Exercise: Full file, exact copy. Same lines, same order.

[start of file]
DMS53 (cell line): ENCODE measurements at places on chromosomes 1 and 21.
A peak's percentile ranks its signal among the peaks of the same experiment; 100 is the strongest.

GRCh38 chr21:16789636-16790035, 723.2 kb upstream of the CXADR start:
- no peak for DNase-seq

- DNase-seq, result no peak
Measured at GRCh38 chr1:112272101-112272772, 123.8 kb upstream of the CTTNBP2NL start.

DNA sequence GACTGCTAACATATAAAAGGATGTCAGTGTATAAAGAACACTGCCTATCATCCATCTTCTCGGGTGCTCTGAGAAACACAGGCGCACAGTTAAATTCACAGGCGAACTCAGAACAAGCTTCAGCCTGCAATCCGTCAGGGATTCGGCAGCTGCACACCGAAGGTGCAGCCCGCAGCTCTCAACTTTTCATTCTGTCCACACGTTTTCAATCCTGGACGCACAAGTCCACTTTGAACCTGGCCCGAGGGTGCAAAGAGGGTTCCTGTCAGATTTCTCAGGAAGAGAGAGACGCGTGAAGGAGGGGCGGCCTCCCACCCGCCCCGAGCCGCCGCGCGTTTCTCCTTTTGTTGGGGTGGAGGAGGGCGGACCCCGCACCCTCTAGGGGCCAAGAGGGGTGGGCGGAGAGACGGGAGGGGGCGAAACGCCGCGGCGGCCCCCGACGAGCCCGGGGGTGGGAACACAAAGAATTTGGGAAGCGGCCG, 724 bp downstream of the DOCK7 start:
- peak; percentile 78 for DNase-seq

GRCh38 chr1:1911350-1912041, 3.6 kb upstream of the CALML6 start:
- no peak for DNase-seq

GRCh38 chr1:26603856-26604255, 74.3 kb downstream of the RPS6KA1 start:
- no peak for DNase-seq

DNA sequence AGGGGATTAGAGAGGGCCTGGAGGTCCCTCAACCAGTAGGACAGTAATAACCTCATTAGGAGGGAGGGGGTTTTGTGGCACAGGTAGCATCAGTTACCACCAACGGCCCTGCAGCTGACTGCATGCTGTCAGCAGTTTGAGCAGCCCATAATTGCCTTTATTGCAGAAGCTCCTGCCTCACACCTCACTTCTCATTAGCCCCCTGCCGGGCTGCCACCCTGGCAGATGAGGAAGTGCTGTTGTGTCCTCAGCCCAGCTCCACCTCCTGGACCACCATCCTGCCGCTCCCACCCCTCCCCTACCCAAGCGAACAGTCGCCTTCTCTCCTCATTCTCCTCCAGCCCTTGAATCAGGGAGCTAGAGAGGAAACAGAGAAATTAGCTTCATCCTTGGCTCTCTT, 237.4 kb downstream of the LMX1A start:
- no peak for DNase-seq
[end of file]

DMS53 (cell line): ENCODE measurements at places on chromosomes 1 and 21.
A peak's percentile ranks its signal among the peaks of the same experiment; 100 is the strongest.

GRCh38 chr21:16789636-16790035, 723.2 kb upstream of the CXADR start:
- no peak for DNase-seq

- DNase-seq, result no peak
Measured at GRCh38 chr1:112272101-112272772, 123.8 kb upstream of the CTTNBP2NL start.

DNA sequence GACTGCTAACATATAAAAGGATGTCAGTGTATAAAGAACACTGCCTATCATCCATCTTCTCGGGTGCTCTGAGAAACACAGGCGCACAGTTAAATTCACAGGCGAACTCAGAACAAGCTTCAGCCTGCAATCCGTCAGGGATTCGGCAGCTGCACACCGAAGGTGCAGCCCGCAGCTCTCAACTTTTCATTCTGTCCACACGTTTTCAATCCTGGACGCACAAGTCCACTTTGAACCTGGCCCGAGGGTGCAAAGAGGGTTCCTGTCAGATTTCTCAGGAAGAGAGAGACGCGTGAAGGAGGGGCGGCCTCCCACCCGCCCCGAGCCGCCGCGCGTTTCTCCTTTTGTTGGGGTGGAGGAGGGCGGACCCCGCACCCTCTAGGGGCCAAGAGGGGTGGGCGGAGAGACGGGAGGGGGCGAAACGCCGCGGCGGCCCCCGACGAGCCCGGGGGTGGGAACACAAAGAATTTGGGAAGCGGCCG, 724 bp downstream of the DOCK7 start:
- peak; percentile 78 for DNase-seq

GRCh38 chr1:1911350-1912041, 3.6 kb upstream of the CALML6 start:
- no peak for DNase-seq

GRCh38 chr1:26603856-26604255, 74.3 kb downstream of the RPS6KA1 start:
- no peak for DNase-seq

DNA sequence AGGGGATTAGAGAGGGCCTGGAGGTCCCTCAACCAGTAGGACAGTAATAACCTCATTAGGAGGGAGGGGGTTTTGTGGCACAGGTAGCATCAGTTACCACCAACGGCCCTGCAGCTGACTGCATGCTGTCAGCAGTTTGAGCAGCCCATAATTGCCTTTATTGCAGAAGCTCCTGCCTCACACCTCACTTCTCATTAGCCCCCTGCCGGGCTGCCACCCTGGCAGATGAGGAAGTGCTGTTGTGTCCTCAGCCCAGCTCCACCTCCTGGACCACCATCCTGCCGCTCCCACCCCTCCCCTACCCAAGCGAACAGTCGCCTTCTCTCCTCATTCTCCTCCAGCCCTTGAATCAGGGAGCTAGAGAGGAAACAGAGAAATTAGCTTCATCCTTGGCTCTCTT, 237.4 kb downstream of the LMX1A start:
- no peak for DNase-seq